Seasons Change

by: Jill Piteo

My grandma was one of the only people I know who disliked fall. She called it, “The death of summer.” As a child, I thought that was such a depressing thought, especially from my grandma, a joyful freight train of energy.

As I start to notice summer blending into fall, I am starting to see where she was coming from. Fall is amazing, don’t get me wrong. Crisp breezes, turning leaves, hay rides, apple picking, football, pumpkin spice everything…fall is completely LOVABLE! Yet, I can’t shake the thought that after fall comes winter, and in Northeast Ohio, winter can feel like a never ending slog toward spring. Yes, the first couple snowfalls are beautiful, no doubt. There is tobogganing and hot chocolate and snowmen. But December thru April, the sun makes spotty appearances. The worst part of winter is the lack of light.

I find it no coincidence that when God created Earth, he included the cycle of the seasons. It mirrors life. In spring, everything is fresh and new, tender and sweet, like a newborn baby. Spring is like the toddler who puts their shoes on backwards, or a young child learning to ride a bike. Nothing is full grown yet, but everything is in bloom and beautiful. Hope abounds.

Spring transitions into summer the way childhood transitions into young adulthood.  Everything is flourishing under the warm sun. Energetic, productive, strong.

Summer blends into fall the way a person in midlife is caught off guard that they are in midlife. It’s a time of harvest! All that energy, productivity and strength of summer has produced families, lifelong friends, a more complete sense of self, and a stronger faith produced from those summer storms.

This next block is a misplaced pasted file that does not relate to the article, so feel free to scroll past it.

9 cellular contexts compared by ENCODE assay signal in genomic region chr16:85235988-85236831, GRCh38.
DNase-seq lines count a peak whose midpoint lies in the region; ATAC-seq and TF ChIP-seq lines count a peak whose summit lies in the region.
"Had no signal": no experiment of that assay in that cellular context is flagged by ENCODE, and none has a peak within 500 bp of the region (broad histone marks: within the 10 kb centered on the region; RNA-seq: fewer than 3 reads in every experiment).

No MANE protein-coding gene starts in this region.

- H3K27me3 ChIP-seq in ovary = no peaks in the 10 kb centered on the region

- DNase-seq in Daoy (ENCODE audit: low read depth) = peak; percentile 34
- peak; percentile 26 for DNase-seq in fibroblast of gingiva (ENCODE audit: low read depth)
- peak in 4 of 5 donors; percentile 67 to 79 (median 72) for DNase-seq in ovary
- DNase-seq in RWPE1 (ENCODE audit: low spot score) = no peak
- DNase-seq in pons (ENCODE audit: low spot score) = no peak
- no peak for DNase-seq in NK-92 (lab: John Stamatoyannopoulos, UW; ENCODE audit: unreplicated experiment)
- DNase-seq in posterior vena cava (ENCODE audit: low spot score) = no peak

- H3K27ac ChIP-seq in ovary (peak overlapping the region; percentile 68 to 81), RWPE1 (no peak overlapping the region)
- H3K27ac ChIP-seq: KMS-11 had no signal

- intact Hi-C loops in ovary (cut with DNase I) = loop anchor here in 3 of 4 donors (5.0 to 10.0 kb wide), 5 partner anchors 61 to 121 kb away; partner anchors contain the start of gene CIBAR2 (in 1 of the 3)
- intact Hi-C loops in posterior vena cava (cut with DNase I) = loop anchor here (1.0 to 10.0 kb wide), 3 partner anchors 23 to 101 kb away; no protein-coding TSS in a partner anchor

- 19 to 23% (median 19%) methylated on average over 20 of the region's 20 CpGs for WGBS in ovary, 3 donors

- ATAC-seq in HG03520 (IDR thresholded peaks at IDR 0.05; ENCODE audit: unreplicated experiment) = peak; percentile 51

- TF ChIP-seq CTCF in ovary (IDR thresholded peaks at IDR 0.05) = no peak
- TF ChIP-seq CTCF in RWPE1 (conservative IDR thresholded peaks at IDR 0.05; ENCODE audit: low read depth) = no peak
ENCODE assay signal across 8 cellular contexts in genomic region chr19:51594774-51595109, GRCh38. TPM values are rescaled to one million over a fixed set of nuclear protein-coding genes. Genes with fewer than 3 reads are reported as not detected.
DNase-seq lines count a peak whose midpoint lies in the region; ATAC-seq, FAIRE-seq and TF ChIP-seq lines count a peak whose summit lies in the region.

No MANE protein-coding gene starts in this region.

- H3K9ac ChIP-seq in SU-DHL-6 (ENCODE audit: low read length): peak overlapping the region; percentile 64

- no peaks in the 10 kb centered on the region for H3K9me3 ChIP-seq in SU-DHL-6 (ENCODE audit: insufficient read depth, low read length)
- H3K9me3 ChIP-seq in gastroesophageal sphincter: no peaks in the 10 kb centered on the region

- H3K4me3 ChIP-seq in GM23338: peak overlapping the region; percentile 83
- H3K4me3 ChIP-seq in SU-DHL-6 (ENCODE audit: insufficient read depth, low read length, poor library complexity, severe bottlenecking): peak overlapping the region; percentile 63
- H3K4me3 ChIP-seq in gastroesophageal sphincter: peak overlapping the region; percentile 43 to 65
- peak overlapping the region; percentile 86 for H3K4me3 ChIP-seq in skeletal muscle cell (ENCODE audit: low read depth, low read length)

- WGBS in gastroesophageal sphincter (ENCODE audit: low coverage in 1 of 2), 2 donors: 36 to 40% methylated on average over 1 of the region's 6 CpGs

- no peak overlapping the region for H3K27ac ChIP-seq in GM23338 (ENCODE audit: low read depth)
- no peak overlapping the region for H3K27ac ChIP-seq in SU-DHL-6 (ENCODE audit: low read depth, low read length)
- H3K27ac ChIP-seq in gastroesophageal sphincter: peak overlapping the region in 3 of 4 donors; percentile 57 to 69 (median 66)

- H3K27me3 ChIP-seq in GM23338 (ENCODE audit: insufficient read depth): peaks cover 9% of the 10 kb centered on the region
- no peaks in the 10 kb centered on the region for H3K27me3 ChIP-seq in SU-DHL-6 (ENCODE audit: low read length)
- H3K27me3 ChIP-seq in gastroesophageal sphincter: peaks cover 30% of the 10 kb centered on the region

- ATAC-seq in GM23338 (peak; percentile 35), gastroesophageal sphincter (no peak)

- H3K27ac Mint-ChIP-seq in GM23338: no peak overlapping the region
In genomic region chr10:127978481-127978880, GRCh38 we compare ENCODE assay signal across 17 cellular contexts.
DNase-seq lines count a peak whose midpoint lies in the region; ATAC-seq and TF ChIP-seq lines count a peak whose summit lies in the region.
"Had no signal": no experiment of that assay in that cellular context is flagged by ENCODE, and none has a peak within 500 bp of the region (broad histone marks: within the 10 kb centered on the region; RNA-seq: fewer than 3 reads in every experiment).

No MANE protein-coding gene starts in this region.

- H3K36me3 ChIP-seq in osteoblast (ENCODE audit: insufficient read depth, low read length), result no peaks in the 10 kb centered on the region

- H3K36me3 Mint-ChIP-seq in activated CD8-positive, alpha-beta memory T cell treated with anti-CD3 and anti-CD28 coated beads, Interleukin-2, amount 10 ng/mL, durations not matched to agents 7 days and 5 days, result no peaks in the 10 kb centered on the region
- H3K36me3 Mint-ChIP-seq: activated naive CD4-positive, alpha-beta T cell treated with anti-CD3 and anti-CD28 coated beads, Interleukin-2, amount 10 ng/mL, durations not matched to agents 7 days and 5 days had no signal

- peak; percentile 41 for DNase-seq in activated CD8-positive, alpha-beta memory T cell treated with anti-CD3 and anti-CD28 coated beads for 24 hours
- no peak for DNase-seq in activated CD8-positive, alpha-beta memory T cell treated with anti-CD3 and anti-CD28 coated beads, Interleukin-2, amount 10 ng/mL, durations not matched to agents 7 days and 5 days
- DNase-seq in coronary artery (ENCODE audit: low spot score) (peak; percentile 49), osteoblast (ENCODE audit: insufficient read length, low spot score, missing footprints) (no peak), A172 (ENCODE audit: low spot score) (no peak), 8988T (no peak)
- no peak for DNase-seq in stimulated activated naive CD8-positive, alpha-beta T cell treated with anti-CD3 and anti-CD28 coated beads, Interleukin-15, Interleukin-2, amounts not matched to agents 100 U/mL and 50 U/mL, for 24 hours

Then winter is ushered in. The leaves and blossoms fade, the days grow shorter, the energy fades. After seasons of sowing, reaping and harvest, the earth is tired and rolls back into itself, preparing for a new season.

Maybe, aside from anticipating the cold, dreary months of winter, grandma saw that her was light was fading too. The fact that we DO NOT LIKE TO THINK ABOUT DEATH is a huge understatement. As I straddle the line between the summer and autumn of my own life, I don’t get excited about my winter. I don’t like to think about my body breaking down. I don’t get jazzed about thinking about those around me starting to die, and certainly, my own death has become more real as I am closing in on middle age, and see that I am certainly not getting younger.

The winter of 2018-19 was one of the worst winters on record as far as my heart was concerned. A metaphorical killing frost had come suddenly, and decimated so many things that had been blossoming in my life. Every day was literally and emotionally dark. I felt heavy, cold and turned inward.

We will all go though winters. Seasons of darkness. Those killing frosts will come unexpectedly. No one can anticipate them except God.

We will all die. We can’t anticipate that either. Only God knows.

Where is the hope in all this? Where is the good?

Sometimes I wonder what it must have been like for Peter and John, to have experienced all that they did, and yet watch in horror as Jesus took his last gasping breath. He died! HE DIED.

I can’t imagine how Paul and John processed what they had witnessed. Jesus was dead. That three year run of teaching and miracles from the Son of Man was all over. It was finished. Did they walk home, trying to sort it all out, their minds restless and whirling and their hearts crushed?

Did they wake up the next morning, joyful for a split second before they remembered and then they were suddenly drowning in waves of grief? Were their eyes dark with tears? It was the worst of the worst kind of winter for Peter and John too.

Yet the seasons keep cycling. You don’t face a winter without the hope of spring. 

As Peter and John walked around in a fog of “this can’t be real,” something unbelievable was happening in the tomb. Death was no longer the end of Jesus’ story or ours.

It looked like winter would always be the last stop for humanity. But because of Jesus, we no longer face a winter without the hope of spring.